Apache potter teaches class on pottery making

Susanne Jerome/Apache Moccasin In the old days there were no electric kilns, and the Apache didn’t build clay ovens. They used a fire.

Marlowe Cassadore, director of the San Carlos Apache Cultural Center hosted potter, Sheldon Nunez-Valardy, a Jicarilla Apache from New Mexico to teach a week-long class in pottery making. 

Nunez-Velardy brought some micaceous clay from a special place in New Mexico. The clay is full of tiny flakes of mica which made it shine. All week his class of would-be potters coiled their pots and then smoothed and polished them under his eye until they shown, round and stylish and ready to be fired.

In the old days there were no electric kilns, and the Apache didn’t build clay ovens. They used a fire. According to Velardy they used to heat the pots gradually up to about 500 degrees by putting them around a campfire and rotating them while they were heating. He said that he had tried the process once to see if it would work, and it did, but it took forever.

Today they stacked the pots on trays and heated them in the Peridot Head Start’s oven.  On Friday morning they put the pots in the oven for three hours, moving the temperature up from 200 to 500 degrees.  When they removed them at 1 p.m., they had been at 500 degrees for an hour.  Now they were pre-treated and could be fired without cracking.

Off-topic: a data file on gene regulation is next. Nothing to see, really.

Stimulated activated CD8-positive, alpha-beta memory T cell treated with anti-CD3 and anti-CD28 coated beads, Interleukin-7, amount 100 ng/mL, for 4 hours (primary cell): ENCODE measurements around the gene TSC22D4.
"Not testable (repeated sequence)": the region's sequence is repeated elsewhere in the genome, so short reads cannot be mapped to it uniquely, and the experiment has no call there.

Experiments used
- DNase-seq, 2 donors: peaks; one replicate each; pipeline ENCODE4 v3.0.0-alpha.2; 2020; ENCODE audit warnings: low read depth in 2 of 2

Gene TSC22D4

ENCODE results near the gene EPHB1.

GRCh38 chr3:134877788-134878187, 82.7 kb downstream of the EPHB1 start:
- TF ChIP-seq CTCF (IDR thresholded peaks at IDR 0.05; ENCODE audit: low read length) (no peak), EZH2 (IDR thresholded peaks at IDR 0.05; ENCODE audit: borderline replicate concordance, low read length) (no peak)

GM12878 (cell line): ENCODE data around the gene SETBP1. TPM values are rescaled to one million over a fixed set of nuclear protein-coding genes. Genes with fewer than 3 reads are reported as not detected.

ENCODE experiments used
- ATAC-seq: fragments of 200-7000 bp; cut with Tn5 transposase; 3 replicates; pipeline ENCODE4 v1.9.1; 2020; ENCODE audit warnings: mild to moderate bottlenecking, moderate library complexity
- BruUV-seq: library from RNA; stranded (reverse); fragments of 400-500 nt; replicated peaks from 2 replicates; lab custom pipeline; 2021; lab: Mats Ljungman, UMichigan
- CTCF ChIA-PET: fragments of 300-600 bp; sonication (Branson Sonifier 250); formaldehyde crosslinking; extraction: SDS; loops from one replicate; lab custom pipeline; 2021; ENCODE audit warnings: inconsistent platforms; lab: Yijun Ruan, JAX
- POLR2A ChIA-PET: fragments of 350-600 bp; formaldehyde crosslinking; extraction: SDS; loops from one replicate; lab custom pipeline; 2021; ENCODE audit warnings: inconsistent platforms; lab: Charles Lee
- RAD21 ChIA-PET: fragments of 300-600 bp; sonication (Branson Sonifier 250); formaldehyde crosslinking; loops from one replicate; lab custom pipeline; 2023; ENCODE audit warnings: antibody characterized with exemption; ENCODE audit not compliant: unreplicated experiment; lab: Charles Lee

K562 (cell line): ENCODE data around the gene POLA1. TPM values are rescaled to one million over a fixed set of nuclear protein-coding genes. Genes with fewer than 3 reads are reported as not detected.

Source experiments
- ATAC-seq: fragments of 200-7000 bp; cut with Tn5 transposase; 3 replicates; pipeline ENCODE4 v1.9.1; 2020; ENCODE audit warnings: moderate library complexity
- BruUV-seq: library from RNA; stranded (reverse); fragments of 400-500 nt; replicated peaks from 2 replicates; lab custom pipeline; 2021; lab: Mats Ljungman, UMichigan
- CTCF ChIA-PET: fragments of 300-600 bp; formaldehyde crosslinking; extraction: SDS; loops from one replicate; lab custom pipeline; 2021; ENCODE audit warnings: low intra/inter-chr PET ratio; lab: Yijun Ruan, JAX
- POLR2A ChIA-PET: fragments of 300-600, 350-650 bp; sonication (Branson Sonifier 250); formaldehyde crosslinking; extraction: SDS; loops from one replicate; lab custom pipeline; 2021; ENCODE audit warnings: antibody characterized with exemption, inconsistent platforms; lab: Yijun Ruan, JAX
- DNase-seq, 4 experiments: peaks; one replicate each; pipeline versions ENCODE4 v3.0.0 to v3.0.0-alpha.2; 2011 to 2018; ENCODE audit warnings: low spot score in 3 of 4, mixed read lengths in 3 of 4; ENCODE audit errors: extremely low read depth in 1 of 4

They put a grate over the coals of a fire they had been preparing and stacked the pots face down on it. It was hot work at one in the afternoon. 

After the pots were stacked there was a flurry of activity as the potters quickly leaned slim sticks of kindling against the grate and against the pots on the grate. Finally, they put kindling all over the top of the carefully constructed pile of pots.  As they put the pieces of wood in place, the kindling was catching fire from the fire under the grate, so they had to step lively.  In a few minutes the blaze had completely consumed the wood and had fired the pots.  Many pots had black marks on them from the blaze, but as Nunez-Velardy  explained, those were not flaws but characteristics of the pots.

During the fire Tony Belvado kept watch with a hose as the fire showed some ambition to spread from its pit, and he drowned the fire thoroughly after the pots had been carefully removed using a hooked metal pole.

In the last week, people had been building wickiups, and the next weeks will feature lessons in making moccasins and basket weaving.


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